Onset, symptoms, diagnosis, therapies
and prevention of one of the most widespread cancers in the world
Anatomy: understanding the intestine
Colorectal cancer is an oncological condition that affects the colon and rectum, two essential parts of the gastrointestinal system or digestive system. These two anatomical segments are part of the intestine, the organ that plays a crucial role in digestion, nutrient absorption, and waste elimination. The small intestine looks like a long, sinuous tube that extends for about 7 meters from the end of the stomach to the anus and is divided into two main anatomical sections:
- Small intestine: the upper part of the intestine, further divided into three sections: duodenum, jejunum, and ileum. The small intestine is responsible for the majority of nutrient absorption from the food we eat. Here, the final digestion of food occurs, and essential nutrients such as proteins, carbohydrates, fats, vitamins, and minerals are absorbed through the walls of the small intestine and enter the bloodstream for use by the body.
- Large intestine: the lower part of the intestine, consisting of three main sections: cecum, colon, and rectum. The large intestine, approximately 2 meters long, is primarily involved in absorbing water and minerals from undigested food residues coming from the small intestine. This process contributes to making the feces more solid and ready for elimination. The colon, in particular, is responsible for absorbing water, salts, and synthesizing, thanks to the human microbiota present here, some essential fat-soluble vitamins from waste substances before they are eliminated. The rectum, on the other hand, is the terminal part located just before the anus, and its crucial function is to temporarily store feces before they are expelled from the body through the process of intestinal evacuation. The rectum is equipped with muscles that allow its contents to be released in a controlled manner.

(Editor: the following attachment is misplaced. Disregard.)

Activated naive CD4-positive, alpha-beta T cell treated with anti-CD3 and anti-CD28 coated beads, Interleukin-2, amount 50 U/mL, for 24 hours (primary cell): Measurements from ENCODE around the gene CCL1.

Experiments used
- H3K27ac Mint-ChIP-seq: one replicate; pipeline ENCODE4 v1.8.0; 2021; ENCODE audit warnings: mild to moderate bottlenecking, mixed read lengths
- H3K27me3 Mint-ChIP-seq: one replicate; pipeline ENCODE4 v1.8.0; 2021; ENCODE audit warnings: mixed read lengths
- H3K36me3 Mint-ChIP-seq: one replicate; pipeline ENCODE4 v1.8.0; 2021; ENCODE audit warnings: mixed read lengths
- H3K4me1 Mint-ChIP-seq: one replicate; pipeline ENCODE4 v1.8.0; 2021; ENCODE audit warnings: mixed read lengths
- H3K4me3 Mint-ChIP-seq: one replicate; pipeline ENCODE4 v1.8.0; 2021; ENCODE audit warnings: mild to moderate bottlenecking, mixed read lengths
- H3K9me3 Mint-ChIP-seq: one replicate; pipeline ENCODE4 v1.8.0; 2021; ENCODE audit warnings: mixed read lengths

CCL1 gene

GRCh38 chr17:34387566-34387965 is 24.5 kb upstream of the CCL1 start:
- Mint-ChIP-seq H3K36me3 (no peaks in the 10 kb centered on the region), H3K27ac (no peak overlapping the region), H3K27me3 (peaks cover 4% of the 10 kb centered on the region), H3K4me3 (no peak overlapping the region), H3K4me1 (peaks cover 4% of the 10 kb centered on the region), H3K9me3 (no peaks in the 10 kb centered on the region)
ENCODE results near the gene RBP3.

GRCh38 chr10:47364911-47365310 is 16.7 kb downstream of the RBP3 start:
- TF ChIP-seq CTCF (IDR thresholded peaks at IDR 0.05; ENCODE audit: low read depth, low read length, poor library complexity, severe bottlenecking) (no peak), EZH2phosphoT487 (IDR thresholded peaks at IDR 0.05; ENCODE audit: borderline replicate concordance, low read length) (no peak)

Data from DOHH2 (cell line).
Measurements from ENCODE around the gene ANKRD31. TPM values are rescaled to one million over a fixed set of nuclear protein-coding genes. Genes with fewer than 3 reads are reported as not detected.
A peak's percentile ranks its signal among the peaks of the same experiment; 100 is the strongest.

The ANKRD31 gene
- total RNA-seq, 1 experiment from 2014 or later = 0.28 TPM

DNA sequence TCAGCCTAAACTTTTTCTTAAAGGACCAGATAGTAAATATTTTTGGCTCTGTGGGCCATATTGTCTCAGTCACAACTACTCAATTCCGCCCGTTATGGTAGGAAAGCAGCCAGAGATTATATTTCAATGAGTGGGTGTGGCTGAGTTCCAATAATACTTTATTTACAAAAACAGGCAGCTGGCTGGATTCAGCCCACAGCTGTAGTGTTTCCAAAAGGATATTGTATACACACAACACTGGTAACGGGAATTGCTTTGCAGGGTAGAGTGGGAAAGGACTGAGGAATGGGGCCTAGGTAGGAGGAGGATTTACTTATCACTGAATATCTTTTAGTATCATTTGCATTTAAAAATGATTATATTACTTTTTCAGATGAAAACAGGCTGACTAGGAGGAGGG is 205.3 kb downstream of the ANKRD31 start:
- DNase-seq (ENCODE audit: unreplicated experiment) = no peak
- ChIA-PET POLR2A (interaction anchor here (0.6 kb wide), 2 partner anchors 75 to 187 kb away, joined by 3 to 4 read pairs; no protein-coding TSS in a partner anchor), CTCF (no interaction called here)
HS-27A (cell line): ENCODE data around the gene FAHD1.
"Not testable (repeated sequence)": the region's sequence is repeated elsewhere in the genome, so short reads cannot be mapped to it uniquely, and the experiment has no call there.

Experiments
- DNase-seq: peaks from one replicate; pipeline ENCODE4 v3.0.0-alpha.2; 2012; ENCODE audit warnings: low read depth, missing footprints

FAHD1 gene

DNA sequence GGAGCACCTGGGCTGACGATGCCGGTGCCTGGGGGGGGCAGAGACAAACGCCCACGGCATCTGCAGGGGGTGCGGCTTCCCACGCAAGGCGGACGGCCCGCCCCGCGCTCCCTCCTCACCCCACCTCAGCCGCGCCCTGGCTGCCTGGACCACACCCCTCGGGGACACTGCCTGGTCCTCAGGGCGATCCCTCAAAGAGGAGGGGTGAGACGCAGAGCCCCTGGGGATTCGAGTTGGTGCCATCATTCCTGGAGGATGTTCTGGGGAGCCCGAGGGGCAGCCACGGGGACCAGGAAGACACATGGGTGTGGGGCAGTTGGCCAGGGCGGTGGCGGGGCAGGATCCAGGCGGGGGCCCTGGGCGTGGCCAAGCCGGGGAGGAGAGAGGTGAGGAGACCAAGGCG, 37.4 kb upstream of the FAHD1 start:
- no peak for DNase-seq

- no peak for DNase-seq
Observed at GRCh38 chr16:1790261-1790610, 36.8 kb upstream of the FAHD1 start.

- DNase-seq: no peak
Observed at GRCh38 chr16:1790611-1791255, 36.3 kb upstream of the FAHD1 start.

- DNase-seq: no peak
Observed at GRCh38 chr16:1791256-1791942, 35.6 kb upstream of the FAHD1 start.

Incidence and risk factors
Colorectal cancer is one of the most common types of cancer worldwide, especially according to estimates provided by the Ministry of Health in the “Cancer Numbers 2022“ edition (a project born from collaboration between AIOM – Italian Association of Medical Oncology, AIRTUM – Italian Association of Cancer Registries, ONS – National Screening Observatory, and other important associations). In 2022, approximately 48,100 new diagnoses of colorectal cancer were estimated in Italy, with 26,000 new cases in males and 22,100 in females. The disease, relatively rare before the age of 40, is more prevalent in people between the ages of 60 and 75.
Age is one of the main risk factors for the development of colorectal cancer, along with:
- Genetic predisposition (it is possible to inherit a predisposition to colorectal cancer if diseases such as polyposis and colorectal carcinomas have occurred in the family).
- Unhealthy eating habits (a diet high in fats and animal proteins but low in fiber is associated with an increased risk of intestinal tumors. Diets rich in fiber, characterized by a high consumption of fruits and vegetables, seem to have a protective role).
- Smoking and alcohol abuse.
- Obesity and a sedentary lifestyle.
- Intestinal polyps (a past clinical history of colon polyps or previous colorectal cancer).
- Inflammatory bowel diseases (such as ulcerative colitis and Crohn’s disease).
Onset of colorectal cancer
Most colorectal tumors result from the malignant transformation of polyps, small abnormal tissue growths that develop on the intestinal mucosa. Among various types, adenomatous polyps constitute precancerous lesions, and a small percentage of them can transform into malignant neoplasms through a process known as the “adenoma-carcinoma sequence”. The likelihood that a colon polyp evolves into an invasive form of cancer depends on various factors:
- increase in the size of the polyp;
- presence of multiple polyps;
- presence of dysplasia areas (an abnormal appearance of cells observed under the microscope).
Symptoms of colorectal cancer